When did you last run your own event?
COVID-19 has certainly changed the way that we meet with buyers. Nearly every single interaction you have with customers isn’t face-to-face anymore, is it?
When was the last time you attended an online-event. Probably quite recently.
But when was the last time you ran your OWN online event?
According to Gartner only 17% of buyers’ time is spent speaking directly with suppliers (see the graphic below).
What this means is that your prospects are gathering information about training and coaching providers from a range of informal sources.
These sources include LinkedIn messages, emails, online forums and roundtables.
What does this mean for you?
Firstly, the people who make buying decisions are conducting their own research. They don’t necessarily call you or visit your webpage until they have more information.
Secondly, they are attracted to events and situations where they have an opportunity to learn about the choices and preferences of people just like them.
- People in the same industry
- People in the same role
- People in the same situation
What if you could facilitate an event where you get to learn exactly what your prospects and their peers are thinking?
You could be in the same room as them, hearing them speak and capturing what it is they value.
You could find out what challenges they have and how they plan to fix them.
This is where running a virtual round table for your training company comes in.
A virtual round table is not for your prospects and customers to learn from you.
It’s for your prospects to learn from each other and for you you to learn from them!
A virtual round table is not for your prospects and customers to learn from you..It’s for your prospects to learn from each other and for you you to learn from themTrainingBusiness.com
When you are able to gather a room of your ICP (ideal customer profile) or ideal prospects in one place, and learn from their discussions with their peers, you are going to learn:
- How to market to them
- How to qualify better
- How to sell them what they want
As trainers, coaches and consultants, we often sell training products and services without certainty.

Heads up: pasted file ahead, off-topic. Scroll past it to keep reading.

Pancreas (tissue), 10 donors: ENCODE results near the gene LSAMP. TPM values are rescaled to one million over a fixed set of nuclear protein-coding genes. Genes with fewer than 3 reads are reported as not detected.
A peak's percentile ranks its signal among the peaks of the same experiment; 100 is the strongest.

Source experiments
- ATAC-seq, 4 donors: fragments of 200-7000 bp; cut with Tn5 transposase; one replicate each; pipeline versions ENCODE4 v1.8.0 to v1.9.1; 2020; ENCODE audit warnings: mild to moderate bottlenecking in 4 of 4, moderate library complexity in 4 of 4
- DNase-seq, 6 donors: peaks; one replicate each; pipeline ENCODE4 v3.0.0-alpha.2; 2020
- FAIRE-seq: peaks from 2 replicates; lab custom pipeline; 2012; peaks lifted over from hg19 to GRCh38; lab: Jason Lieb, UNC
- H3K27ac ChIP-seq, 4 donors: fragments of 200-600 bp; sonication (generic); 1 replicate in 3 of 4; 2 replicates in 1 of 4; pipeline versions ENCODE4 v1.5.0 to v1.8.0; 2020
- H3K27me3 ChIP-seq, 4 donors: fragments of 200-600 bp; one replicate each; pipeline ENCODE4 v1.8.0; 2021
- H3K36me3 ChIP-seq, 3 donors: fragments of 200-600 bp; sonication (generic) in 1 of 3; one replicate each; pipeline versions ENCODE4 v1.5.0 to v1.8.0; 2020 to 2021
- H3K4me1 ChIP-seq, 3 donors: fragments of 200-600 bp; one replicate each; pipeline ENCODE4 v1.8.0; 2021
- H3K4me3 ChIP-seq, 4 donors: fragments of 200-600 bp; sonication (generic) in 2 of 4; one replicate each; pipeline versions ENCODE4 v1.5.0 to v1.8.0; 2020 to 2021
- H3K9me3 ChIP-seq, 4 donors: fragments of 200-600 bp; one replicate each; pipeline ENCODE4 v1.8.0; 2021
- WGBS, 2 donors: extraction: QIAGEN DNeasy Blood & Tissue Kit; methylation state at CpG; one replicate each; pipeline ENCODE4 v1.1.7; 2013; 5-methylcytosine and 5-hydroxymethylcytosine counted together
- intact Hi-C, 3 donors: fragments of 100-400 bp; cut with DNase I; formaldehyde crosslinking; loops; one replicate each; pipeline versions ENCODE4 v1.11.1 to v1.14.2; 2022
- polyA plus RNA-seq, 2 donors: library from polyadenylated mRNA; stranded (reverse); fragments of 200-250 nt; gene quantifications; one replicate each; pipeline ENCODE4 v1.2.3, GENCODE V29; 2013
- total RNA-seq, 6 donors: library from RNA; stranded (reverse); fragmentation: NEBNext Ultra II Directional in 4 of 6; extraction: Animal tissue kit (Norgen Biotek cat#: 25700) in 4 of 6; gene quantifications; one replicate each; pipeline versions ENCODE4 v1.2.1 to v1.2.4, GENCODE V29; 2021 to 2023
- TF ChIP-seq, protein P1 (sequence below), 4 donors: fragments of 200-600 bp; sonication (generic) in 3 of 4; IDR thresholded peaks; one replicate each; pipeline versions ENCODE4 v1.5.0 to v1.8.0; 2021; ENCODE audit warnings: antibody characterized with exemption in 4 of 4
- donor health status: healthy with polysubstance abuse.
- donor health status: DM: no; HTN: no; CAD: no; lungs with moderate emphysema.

We don’t know if what we share is what people want because we are not around to hear them describe their problems to people just like them!
We create videos, posts, tweets without always being sure that we are resonating with decision-makers. Is this true for you?
So what’s a virtual round table?
A virtual round table is an event that takes place online. It collects personally-invited people to participate in a discussion of one or more pre-determined subjects.
It is an event with quality people who deserve a place at that virtual table.
Being the host of your own round-table makes gives you credibility.
You are the person who guides the agenda and directs the conversation.
For example, you could host an event where you ask HR leaders you have invited to answer some of the following questions:
‘How are you recruiting high-performers in the current climate?’
“How is your business reducing turn-over among managers?’
‘How are you developing leadership skills to meet 21st century challenges’
You then facilitate a structured discussion ensuring that best-practice and ideas are shared between your attendees.
When I join a round-table, I am not paying for access to the organizer, I am paying for access to the other people at the table.
Senior decision-makers want to discuss business challenges with people just like them. Discussing them with you alone makes it a sales pitch and less attractive.
But when you organise an event with other people in the room, you are seen more like a creator of possibilities and less like a sales person. Make sense?
What do you get from organizing a round table?
That’s a great question!
You want to be sure that it’s in your interest to organise, co-ordinate and run a successful event for senior decision-makers.
There is no point going to the expense and trouble of running a virtual round-table without thinking it through.
If you do decide to run one, you’re going to benefit in at least three ways:
1. Reflected Trust
The fact that their peers are at the table reflects on you. When your guests see others whom they trust appear to trust you, they are more likely to trust you too.
2. Real Understanding
You will hear your ideal customers spell out what they are thinking. You will hear language they use to describe their pains. You will understand how they see solutions and what they need.
3. New Relationships
You will have greater confidence because you will have built relationships with your target market. You are not an unknown. You’re not an outsider. You are now recognized as a credible name.
Voice of the Customer
With a successful virtual round table, you come away with the actual voice-of-the-customer clear in your head. This is gold-dust.
Before you can gather leads, you must understand needs. Concerns, fears, ideas, trends, thoughts, strategy, existing suppliers. There is so much to learn when you listen.
When I spoke with Andy Lopata, he told me that successful networkers sell through their network – not to their network.
Who should be invited?
Ok. So you love the idea of running your first virtual round-table.
But whom should you invite? Who belongs in the room? Whose presence is right for others?
Consider inviting a mix of three kinds of people
1 People who are admired by others.
You may need the help of your friends to help recommend some names. You don’t need rock stars or celebrities. You need credible experts.
2 People who already know you, like you and trust you.
You want people who will be positive and constructive in the event. You need people who want to help you succeed.
3 People you might like to sell your workshops and coaching to.
You want a few people in the room who might like to buy from you. But remember that selling is not the primary goal here.
Invite fewer people
If you are in doubt, ask a few of your existing customers which peers in their industry they admire and why. Ask them whom they have met offline and whom they want to meet again. Now set it up.